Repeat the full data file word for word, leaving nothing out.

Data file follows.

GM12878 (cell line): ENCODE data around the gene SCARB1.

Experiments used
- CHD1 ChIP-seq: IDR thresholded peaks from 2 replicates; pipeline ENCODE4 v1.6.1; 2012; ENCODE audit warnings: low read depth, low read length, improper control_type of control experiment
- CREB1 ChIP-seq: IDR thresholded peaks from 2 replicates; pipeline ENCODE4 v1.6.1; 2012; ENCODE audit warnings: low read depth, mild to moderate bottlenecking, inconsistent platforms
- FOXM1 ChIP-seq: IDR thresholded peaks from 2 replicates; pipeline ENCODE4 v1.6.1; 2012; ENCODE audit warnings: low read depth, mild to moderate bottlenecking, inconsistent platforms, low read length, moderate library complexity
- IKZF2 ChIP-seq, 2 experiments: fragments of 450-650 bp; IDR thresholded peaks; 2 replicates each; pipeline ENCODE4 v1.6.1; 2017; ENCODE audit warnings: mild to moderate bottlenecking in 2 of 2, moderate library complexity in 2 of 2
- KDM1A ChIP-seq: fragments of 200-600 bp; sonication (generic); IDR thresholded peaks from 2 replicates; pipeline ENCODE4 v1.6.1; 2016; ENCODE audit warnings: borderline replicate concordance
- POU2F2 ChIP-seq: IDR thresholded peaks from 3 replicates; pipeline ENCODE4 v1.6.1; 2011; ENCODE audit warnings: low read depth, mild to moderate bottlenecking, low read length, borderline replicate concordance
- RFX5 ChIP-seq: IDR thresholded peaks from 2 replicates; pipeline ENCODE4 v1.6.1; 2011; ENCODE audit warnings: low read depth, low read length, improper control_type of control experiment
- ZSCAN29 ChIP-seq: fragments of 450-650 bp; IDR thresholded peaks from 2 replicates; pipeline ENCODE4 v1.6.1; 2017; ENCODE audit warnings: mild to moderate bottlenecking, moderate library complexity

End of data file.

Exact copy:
GM12878 (cell line): ENCODE data around the gene SCARB1.

Experiments used
- CHD1 ChIP-seq: IDR thresholded peaks from 2 replicates; pipeline ENCODE4 v1.6.1; 2012; ENCODE audit warnings: low read depth, low read length, improper control_type of control experiment
- CREB1 ChIP-seq: IDR thresholded peaks from 2 replicates; pipeline ENCODE4 v1.6.1; 2012; ENCODE audit warnings: low read depth, mild to moderate bottlenecking, inconsistent platforms
- FOXM1 ChIP-seq: IDR thresholded peaks from 2 replicates; pipeline ENCODE4 v1.6.1; 2012; ENCODE audit warnings: low read depth, mild to moderate bottlenecking, inconsistent platforms, low read length, moderate library complexity
- IKZF2 ChIP-seq, 2 experiments: fragments of 450-650 bp; IDR thresholded peaks; 2 replicates each; pipeline ENCODE4 v1.6.1; 2017; ENCODE audit warnings: mild to moderate bottlenecking in 2 of 2, moderate library complexity in 2 of 2
- KDM1A ChIP-seq: fragments of 200-600 bp; sonication (generic); IDR thresholded peaks from 2 replicates; pipeline ENCODE4 v1.6.1; 2016; ENCODE audit warnings: borderline replicate concordance
- POU2F2 ChIP-seq: IDR thresholded peaks from 3 replicates; pipeline ENCODE4 v1.6.1; 2011; ENCODE audit warnings: low read depth, mild to moderate bottlenecking, low read length, borderline replicate concordance
- RFX5 ChIP-seq: IDR thresholded peaks from 2 replicates; pipeline ENCODE4 v1.6.1; 2011; ENCODE audit warnings: low read depth, low read length, improper control_type of control experiment
- ZSCAN29 ChIP-seq: fragments of 450-650 bp; IDR thresholded peaks from 2 replicates; pipeline ENCODE4 v1.6.1; 2017; ENCODE audit warnings: mild to moderate bottlenecking, moderate library complexity